Quantifier is a mechanism that is helpful in binding variables together and creates a proposition along with semantics that are embedded.
Types of Quantifiers and Rules
There are two types of Quantifiers in Java. They are:
Type1: Existential Quantifiers
- Quantifiers that reads “$” as “there exists”.
- “$x P (x)” is true when an instance can be found which when plugged in for x, makes P (x) true.
- Like dis-junctioning over entire universe - $x P (x ) Û P (x1) ÚP (x2) ÚP (x3) Ú …
Type 2: Universal Quantifiers
- Quantifiers that reads “"” as “for all”.
- “"x P (x)” is true when every instance of x makes P (x) true when plugged in.
- Like con-junctioning over entire universe - "x P (x ) Û P (x1) ÙP (x2) Ù P (x3) Ù …
Advantages of Quantifiers
- Quantifiers can be parsed even though they are Multivariate. For example :While evaluating expressions such as $x "y $z P (x,y,z ), it is important to translate these propositions in sequential order in English : There is an x such that for all y there is a z such that P (x,y,z) holds.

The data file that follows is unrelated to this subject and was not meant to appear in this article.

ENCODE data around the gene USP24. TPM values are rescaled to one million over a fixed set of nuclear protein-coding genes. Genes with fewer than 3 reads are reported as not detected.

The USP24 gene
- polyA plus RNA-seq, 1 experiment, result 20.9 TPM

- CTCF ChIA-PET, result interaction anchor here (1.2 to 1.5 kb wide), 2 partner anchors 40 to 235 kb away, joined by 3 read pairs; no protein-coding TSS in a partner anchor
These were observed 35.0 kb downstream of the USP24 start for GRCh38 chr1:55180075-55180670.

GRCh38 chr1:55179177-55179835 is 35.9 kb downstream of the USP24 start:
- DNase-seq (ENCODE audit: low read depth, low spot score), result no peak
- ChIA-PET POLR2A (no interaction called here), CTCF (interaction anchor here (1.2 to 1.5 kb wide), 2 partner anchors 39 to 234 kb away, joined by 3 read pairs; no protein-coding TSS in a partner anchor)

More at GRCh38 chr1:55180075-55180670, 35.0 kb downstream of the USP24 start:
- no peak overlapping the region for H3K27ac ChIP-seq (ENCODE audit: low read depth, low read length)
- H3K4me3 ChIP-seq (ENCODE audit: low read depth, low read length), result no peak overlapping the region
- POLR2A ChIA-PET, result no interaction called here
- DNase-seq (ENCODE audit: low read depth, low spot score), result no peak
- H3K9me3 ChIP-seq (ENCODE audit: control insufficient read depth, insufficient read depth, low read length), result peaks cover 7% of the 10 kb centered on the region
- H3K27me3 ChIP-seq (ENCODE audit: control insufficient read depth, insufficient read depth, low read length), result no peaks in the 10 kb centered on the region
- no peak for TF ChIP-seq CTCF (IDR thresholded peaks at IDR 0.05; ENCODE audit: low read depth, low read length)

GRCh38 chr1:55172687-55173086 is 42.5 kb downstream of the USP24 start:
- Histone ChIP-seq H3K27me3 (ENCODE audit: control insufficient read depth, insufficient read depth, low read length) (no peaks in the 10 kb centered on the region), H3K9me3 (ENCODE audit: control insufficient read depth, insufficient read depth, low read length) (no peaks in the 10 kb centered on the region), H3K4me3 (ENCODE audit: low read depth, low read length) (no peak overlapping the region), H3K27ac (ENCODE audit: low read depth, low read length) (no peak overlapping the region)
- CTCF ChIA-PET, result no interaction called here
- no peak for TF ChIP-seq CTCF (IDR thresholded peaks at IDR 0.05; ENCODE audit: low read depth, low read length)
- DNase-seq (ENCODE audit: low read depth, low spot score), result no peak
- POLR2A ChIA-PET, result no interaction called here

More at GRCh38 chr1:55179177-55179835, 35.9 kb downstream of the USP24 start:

- Quantifier’s supports zero length matches which means that begin and end indices will have zero.
- Quantifiers are capable to capture groups and characters classed efficiently.
Disadvantages of Quantifiers
- Quantifiers are complex for any developers to implement in basic java application.
Best Practices while using Quantifiers
- Each quantifier should be placed before a propositional function and finally binds with a semantic value to obtain a proposition.
- Rebinding of variables in Quantifiers is not allowed. For example, "x ( "x P (x) ) is completely wrong.
- Order or sequence of binding is very important in Quantifiers.